Posts Tagged ‘preoperative cardiac risk assesment’

A 62-year-old man who is being scheduled for prostate surgery with no cardiac risk factors or comorbid status came for surgical clearance. I examined him and took an ECG, everything was fine and gave him clearance for surgery.

 I was surprised to spot him the very next day, waiting in the lounge of my office. He said, his anesthetist was not happy with my pre-op-cardiac assessment report, suggested it was incomplete, and sent me back for echocardiography to know the LV ejection fraction.

I wanted to clarify with the patient, what exactly happened when he met his anesthesiologist.

“I am not sure doctor, the moment he saw your report, he called my urologist. I overheard his call, they were discussing the need for an echocardiogram and they were also wondering,  how could a cardiologist give a  surgical clearance without even an echocardiography”.

I wasn’t really surprised by the turn of events and told the patient. 

“I am experienced enough to say, your heart is 100 % normal without an echocardiogram”.

“I understand doctor, but sorry to bother you. Can you please take it for the sake of my anesthetist and urologist, after all, right now I am worried about their peace of mind”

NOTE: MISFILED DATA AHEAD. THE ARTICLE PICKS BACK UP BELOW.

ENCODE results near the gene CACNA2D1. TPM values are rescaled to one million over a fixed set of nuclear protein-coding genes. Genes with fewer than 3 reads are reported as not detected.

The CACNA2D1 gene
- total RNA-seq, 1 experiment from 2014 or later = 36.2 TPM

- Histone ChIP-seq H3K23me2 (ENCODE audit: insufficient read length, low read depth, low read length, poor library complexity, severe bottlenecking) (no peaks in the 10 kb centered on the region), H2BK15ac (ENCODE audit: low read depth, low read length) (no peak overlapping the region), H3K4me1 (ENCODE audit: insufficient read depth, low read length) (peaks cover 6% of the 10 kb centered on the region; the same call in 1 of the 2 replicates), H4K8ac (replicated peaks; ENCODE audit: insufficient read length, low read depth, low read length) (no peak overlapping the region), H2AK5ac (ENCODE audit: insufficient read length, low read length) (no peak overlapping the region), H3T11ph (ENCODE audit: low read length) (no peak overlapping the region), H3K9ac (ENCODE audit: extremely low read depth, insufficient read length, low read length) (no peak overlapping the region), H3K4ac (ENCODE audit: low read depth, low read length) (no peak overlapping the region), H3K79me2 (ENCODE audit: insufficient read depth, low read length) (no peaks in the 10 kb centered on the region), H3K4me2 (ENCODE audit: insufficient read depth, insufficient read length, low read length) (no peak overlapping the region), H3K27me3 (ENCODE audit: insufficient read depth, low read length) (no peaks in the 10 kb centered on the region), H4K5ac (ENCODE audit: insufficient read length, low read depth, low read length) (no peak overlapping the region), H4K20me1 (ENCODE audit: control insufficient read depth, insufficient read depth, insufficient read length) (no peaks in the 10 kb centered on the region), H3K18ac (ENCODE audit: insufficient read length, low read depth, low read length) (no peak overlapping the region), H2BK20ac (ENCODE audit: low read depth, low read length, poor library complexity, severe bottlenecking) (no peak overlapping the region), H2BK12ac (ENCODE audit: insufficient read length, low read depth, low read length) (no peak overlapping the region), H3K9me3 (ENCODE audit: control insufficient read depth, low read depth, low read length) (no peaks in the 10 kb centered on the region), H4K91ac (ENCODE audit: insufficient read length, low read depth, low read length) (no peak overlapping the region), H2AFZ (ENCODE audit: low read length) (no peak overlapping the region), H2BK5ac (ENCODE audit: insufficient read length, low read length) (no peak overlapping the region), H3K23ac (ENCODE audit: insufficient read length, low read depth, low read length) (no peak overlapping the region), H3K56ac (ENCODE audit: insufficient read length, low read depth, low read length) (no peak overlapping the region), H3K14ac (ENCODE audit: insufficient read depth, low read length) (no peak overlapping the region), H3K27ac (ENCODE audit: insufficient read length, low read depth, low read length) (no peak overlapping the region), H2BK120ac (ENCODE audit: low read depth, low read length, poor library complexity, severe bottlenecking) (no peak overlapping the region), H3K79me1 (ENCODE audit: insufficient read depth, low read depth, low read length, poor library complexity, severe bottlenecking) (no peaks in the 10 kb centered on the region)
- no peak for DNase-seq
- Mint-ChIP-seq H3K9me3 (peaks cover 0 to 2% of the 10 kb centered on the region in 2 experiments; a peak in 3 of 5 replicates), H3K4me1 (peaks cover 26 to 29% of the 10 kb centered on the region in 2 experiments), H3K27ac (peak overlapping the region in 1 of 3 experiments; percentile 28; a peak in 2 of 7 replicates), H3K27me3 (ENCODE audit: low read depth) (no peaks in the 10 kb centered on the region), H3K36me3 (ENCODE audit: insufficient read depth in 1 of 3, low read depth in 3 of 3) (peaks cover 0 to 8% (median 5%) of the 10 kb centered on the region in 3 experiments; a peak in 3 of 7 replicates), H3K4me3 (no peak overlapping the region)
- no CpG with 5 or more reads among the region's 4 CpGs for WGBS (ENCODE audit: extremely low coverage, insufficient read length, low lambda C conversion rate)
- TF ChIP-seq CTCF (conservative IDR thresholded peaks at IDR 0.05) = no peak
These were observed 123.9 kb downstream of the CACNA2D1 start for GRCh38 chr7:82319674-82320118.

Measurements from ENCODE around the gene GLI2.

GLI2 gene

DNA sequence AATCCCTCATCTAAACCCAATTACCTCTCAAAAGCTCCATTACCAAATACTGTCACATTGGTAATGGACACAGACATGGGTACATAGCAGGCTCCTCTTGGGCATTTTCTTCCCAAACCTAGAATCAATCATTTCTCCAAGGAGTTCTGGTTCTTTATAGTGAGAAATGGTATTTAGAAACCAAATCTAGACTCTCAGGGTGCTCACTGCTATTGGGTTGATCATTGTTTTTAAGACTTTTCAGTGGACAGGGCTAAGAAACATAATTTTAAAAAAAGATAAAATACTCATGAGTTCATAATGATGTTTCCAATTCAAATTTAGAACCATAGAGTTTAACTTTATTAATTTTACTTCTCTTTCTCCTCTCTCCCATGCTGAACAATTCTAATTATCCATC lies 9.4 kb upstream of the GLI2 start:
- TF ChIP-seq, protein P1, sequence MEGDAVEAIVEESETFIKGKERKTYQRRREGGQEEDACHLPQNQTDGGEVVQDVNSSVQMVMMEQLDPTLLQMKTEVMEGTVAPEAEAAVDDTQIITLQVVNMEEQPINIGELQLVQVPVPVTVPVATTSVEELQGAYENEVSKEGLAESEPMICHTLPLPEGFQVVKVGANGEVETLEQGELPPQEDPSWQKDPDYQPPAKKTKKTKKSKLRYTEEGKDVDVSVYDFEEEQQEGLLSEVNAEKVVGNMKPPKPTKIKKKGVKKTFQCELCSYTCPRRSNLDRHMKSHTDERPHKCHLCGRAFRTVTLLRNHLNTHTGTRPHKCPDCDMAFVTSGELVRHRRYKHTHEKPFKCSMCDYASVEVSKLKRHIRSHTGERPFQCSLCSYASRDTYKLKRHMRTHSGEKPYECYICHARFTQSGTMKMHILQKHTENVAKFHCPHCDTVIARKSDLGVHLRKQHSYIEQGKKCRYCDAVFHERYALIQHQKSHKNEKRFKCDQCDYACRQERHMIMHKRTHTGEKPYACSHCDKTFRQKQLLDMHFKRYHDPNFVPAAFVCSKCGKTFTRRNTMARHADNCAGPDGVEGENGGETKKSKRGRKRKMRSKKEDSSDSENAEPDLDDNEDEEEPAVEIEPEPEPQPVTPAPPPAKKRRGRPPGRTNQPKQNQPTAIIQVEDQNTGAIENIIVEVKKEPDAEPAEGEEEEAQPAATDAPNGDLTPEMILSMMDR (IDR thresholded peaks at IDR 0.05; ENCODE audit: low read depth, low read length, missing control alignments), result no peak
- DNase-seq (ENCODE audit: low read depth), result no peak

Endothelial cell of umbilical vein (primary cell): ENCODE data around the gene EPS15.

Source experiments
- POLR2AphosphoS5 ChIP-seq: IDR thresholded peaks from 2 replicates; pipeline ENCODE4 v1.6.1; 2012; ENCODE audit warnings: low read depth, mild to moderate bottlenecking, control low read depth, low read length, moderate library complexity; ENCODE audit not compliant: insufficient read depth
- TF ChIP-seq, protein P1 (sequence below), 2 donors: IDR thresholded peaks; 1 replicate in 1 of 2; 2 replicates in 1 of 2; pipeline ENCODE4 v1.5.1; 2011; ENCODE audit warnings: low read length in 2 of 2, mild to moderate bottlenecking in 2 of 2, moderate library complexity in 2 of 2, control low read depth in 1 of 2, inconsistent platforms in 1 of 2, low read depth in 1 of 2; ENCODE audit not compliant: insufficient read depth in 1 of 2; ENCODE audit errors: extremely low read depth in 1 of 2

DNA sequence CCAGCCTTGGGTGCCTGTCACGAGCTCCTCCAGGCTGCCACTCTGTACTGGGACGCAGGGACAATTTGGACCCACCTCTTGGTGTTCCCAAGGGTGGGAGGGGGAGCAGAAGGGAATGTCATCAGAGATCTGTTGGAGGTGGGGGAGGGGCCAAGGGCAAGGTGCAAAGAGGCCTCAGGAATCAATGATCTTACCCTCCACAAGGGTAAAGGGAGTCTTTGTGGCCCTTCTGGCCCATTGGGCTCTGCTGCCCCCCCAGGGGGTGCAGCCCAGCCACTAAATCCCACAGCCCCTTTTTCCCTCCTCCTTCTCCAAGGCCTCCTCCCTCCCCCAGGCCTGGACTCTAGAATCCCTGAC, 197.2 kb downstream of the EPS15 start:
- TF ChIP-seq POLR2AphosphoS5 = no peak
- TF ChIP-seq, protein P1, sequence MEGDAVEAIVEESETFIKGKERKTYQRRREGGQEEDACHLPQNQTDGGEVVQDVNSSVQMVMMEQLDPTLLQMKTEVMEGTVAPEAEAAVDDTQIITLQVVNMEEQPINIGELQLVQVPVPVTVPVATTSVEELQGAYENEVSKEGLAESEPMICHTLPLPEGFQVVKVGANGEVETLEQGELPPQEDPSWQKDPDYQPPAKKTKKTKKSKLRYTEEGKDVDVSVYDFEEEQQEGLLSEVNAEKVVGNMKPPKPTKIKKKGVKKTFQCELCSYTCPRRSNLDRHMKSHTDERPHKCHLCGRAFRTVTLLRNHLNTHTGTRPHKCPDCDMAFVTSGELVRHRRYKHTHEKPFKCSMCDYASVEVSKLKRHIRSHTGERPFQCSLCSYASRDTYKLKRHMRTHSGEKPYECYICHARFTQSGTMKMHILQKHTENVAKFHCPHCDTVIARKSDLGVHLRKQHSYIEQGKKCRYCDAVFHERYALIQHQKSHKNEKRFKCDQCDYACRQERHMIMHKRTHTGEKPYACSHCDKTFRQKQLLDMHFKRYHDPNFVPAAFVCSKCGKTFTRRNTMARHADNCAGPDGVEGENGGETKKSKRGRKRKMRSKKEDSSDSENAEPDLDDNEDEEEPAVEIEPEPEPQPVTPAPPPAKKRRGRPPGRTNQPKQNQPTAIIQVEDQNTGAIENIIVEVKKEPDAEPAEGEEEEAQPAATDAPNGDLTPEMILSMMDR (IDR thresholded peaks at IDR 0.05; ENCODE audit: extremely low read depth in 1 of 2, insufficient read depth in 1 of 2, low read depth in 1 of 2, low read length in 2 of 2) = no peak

“You are absolutely right. This is a topsy-turvy world. Investigations are dictated to me in my own field of expertise. Anyway, I am not a fool, to expect a patient’s help to guard my principles of practice. Please check in, let me do the echocardiogram as they wish” 

Thank you so much, Doctor“.

I showed him, the vigorously contracting ventricle and taught the student trainee who was nearby, a simple clinical tip ie, a loud first heart sound on auscultation is good enough to tell you, the EF is beyond 60% in most situations. (A forceful AML movement is a direct auditory marker of EF %)

Final message

It is getting more & more clear,  physicians will face huge hurdles in applying their clinical skills to practice. They may even be unauthorized to do so. It seems, in our misplaced quest for perfection, we have fallen into a scientific trap, that every clinical decision must be authenticated by some objective lab-made obsession. The word clinical acumen could soon become a laughing stock, as AI-powered medical zombies are waiting to join our consultation suits.

(Meanwhile,  the guidelines are very clear. (Read below)  Do echo only in high-risk surgery, if patients’ functional capacity is poor. But, let me confess, at least in our part of the world,  we are happy to violate standard guidelines  without any degree of guilt )


ESC Scientific Document Group, 2022 ESC Guidelines on cardiovascular assessment and management of patients undergoing non-cardiac surgery: Developed by the task force for cardiovascular assessment and management of patients undergoing non-cardiac surgery of the European Society of Cardiology (ESC) Endorsed by the European Society of Anaesthesiology and Intensive Care (ESAIC), European Heart Journal, Volume 43, Issue 39, 14 October 2022, Pages 3826–3924https://doi.org/10.1093/eurheartj/ehac270


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